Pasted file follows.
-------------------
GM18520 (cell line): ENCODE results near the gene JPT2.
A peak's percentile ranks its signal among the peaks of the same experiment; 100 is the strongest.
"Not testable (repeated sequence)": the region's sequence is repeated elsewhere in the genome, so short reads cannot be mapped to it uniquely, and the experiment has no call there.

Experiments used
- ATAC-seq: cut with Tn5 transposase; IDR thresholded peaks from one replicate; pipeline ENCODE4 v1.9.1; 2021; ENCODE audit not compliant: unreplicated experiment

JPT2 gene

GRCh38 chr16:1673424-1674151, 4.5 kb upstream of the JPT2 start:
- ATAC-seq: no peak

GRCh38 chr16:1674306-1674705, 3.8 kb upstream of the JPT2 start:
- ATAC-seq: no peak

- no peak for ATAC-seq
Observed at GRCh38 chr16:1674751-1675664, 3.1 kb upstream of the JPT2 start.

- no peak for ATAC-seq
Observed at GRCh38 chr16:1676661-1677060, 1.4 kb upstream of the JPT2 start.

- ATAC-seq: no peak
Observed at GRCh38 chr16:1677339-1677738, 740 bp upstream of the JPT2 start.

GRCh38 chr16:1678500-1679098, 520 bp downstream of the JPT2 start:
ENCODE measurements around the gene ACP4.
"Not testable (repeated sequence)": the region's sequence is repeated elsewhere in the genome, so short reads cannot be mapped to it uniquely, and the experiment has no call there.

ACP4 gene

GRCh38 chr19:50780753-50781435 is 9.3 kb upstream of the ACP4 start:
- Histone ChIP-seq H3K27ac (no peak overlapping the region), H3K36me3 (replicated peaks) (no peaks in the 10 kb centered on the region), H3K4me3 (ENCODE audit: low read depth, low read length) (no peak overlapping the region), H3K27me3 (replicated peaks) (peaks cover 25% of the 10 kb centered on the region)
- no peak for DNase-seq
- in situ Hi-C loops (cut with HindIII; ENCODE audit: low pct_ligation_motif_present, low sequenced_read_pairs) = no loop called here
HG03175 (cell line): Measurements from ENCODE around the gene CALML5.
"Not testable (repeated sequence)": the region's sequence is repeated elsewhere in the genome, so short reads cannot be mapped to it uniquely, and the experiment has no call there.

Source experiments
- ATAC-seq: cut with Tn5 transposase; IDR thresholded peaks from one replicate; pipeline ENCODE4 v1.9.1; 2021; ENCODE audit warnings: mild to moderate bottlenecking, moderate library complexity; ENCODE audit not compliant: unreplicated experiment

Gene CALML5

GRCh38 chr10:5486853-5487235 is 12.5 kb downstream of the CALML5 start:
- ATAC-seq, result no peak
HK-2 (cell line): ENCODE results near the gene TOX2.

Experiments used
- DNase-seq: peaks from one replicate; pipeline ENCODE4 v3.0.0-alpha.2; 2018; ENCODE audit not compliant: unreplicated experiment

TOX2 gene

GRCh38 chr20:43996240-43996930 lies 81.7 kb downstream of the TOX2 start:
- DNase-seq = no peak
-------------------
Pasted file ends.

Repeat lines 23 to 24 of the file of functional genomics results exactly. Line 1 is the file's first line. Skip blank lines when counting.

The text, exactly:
- no peak for DNase-seq
- in situ Hi-C loops (cut with HindIII; ENCODE audit: low pct_ligation_motif_present, low sequenced_read_pairs) = no loop called here